House Bill 2 is set to lose North Carolina even more money, despite the law’s repeal.
Netflix’s coming-of-age drama OBX is reportedly pulling production from the Tar Heel State due to fallout from the anti-trans “bathroom bill.” Forced through during an emergency legislative session in March 2016, HB 2 would have cost the state an estimated $3.76 billion over the next 12 years if it remained intact.
The controversial measure was replaced with a “compromise” bill, HB 142, nearly a year after it was originally made law.
But according to Wilmington’s Star News, the streaming service did not feel the replacement legislation differed enough from its predecessor to justify filming in North Carolina. The “sticking point” was reportedly a clause in HB 142 forbidding local municipalities from passing ordinances “excluding them from the bill’s restrictions.”
That language prevents cities and counties from drafting pro-LGBTQ nondiscrimination ordinances until Dec. 1, 2020—when the provision is set to expire.
In essence, HB 2 will remain in place for two more years.
Creator Jonas Pate claimed there’s still a chance OBX—which is set in the coastal town of Wilmington—could film in North Carolina. Pate told Star News “any effort to move the sunset date up… could convince Netflix to change course.”
“We have a tiny window where this could be pulled out of the fire,” he claimed.
The clock is quickly winding down, however. Netflix has already begun scouting locations in Charleston, South Carolina, despite its creator’s desire to shoot in the location where the show is set. OBX tells the story of a fateful summer, in which a hurricane cuts off power to Wilmington, through the eyes of four local teenagers.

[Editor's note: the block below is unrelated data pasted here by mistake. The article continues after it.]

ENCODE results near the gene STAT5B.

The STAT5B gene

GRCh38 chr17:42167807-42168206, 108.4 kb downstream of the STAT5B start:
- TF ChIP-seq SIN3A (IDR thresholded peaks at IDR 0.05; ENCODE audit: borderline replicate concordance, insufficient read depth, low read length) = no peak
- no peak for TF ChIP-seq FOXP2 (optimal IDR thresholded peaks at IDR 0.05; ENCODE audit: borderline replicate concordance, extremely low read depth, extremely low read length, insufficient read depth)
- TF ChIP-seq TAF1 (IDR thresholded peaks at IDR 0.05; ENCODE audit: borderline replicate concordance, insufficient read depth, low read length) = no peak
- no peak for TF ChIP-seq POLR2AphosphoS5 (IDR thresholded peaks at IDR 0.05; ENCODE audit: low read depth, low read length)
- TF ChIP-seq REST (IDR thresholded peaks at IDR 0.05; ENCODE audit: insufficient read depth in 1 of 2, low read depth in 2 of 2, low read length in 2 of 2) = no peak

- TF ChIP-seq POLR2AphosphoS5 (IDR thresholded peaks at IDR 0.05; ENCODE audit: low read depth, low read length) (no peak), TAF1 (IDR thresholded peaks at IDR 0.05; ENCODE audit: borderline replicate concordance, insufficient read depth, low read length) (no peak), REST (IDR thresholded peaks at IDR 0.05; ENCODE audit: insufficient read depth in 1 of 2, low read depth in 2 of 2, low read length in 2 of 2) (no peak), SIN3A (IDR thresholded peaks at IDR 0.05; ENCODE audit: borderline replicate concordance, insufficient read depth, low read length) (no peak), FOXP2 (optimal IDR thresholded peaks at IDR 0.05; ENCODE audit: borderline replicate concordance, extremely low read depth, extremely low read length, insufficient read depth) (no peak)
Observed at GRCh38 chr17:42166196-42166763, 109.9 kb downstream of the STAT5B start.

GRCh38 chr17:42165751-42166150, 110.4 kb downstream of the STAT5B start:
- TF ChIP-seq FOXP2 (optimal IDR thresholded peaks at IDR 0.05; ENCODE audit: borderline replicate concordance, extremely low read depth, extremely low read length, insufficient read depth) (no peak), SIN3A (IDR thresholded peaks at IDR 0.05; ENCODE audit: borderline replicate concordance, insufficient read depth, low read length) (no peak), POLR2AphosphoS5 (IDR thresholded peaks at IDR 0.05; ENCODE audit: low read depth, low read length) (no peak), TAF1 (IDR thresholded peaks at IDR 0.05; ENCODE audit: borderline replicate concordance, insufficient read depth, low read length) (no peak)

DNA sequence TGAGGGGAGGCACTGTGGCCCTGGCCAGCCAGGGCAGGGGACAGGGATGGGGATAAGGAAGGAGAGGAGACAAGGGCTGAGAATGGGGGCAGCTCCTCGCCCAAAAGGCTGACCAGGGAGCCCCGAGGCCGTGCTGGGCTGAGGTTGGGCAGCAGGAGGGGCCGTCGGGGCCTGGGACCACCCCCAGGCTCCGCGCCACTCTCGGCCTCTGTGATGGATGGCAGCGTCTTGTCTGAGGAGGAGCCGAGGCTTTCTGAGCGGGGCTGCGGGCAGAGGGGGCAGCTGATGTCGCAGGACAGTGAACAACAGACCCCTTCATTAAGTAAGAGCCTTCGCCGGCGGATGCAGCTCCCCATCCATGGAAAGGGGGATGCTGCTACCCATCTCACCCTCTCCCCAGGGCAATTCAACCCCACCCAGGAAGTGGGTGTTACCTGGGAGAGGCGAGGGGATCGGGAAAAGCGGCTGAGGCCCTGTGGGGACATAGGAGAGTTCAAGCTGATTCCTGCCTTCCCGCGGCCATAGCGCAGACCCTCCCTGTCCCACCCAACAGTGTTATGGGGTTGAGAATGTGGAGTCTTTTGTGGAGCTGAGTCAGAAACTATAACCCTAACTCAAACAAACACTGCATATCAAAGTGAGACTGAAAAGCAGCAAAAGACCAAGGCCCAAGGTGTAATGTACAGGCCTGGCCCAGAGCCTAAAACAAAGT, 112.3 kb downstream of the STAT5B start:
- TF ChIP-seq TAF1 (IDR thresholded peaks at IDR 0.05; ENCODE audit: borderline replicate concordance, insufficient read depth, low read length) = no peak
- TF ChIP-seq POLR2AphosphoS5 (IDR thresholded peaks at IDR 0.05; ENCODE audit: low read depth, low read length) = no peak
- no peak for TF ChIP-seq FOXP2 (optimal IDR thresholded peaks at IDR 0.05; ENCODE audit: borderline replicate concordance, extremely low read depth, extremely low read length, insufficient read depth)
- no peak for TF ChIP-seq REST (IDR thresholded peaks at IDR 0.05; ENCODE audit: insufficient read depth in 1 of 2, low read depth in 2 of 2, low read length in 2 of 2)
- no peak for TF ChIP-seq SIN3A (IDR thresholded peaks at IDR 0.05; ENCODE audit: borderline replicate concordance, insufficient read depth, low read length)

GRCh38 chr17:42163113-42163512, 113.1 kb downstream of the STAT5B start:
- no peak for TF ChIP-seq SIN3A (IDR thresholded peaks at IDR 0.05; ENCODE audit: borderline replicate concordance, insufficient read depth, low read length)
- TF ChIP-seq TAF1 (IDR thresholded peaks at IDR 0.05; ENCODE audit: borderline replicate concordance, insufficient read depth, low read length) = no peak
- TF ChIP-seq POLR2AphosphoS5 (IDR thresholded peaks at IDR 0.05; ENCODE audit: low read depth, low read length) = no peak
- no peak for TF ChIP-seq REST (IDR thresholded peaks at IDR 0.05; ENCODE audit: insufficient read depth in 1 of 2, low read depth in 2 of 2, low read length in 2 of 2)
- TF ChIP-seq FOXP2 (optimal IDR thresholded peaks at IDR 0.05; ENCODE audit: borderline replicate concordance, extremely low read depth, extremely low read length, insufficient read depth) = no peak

“This show would be a postcard to North Carolina,” Pate concluded, describing it as akin to Stand By Me set in the Outer Banks.
Should North Carolina lose OBX to its neighbors to the south, it would result in an estimated $60 million in economic losses. Pate claimed it would also cost the already embattled state “70 good, clean, pension-paying jobs.”
Although the project has not been announced by Netflix, OBX allegedly plans to film a 10-episode season.
The news is further indication that HB 2 continues to have financial repercussions for North Carolina. Despite an offer of $2.4 billion in economic incentives from the state, Amazon announced its intent to build headquarters in New York City and Arlington, Va. According to the Associated Press, HB 2 was “still causing heartburn” with Amazon leadership.
Although North Carolina had been shortlisted for a new Apple facility, the company announced in December it would be taking 9,000 jobs to Austin instead.
Apple never stated that HB 2 was the reason it chose to open the $1 billion campus in Texas. But in an interview with Raleigh’s News & Observer, insiders euphemistically noted North Carolina’s “uncertain politics” as dissuading the company from doing business with the state.
Charlotte’s tourism board is reportedly spending $2 million in “Post HB2 Marketing/Sales support” to rehab the state’s image during the ongoing fallout.
Whether lawmakers will address this crisis by further compromising on HB 2 remains to be seen. Although Democrats flipped enough seats to break the Republican supermajorities in the State House and Senate, both chambers of the General Assembly remain under conservative control.
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